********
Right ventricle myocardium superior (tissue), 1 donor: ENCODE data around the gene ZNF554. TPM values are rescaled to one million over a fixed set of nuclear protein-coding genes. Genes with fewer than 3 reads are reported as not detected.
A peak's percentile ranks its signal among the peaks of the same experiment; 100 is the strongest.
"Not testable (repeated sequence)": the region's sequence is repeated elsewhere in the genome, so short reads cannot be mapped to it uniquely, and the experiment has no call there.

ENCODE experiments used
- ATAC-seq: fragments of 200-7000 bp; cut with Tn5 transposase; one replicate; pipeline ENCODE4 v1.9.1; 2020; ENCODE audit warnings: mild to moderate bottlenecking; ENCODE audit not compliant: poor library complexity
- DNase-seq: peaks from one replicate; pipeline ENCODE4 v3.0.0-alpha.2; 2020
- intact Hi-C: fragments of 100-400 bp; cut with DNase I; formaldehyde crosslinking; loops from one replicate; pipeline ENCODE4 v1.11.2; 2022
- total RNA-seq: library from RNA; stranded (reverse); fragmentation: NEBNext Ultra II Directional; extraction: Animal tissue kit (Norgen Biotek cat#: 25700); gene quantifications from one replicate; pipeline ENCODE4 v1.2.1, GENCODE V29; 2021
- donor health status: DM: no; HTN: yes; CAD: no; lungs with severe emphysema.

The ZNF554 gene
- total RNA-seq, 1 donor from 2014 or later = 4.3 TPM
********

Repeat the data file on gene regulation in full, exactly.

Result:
Right ventricle myocardium superior (tissue), 1 donor: ENCODE data around the gene ZNF554. TPM values are rescaled to one million over a fixed set of nuclear protein-coding genes. Genes with fewer than 3 reads are reported as not detected.
A peak's percentile ranks its signal among the peaks of the same experiment; 100 is the strongest.
"Not testable (repeated sequence)": the region's sequence is repeated elsewhere in the genome, so short reads cannot be mapped to it uniquely, and the experiment has no call there.

ENCODE experiments used
- ATAC-seq: fragments of 200-7000 bp; cut with Tn5 transposase; one replicate; pipeline ENCODE4 v1.9.1; 2020; ENCODE audit warnings: mild to moderate bottlenecking; ENCODE audit not compliant: poor library complexity
- DNase-seq: peaks from one replicate; pipeline ENCODE4 v3.0.0-alpha.2; 2020
- intact Hi-C: fragments of 100-400 bp; cut with DNase I; formaldehyde crosslinking; loops from one replicate; pipeline ENCODE4 v1.11.2; 2022
- total RNA-seq: library from RNA; stranded (reverse); fragmentation: NEBNext Ultra II Directional; extraction: Animal tissue kit (Norgen Biotek cat#: 25700); gene quantifications from one replicate; pipeline ENCODE4 v1.2.1, GENCODE V29; 2021
- donor health status: DM: no; HTN: yes; CAD: no; lungs with severe emphysema.

The ZNF554 gene
- total RNA-seq, 1 donor from 2014 or later = 4.3 TPM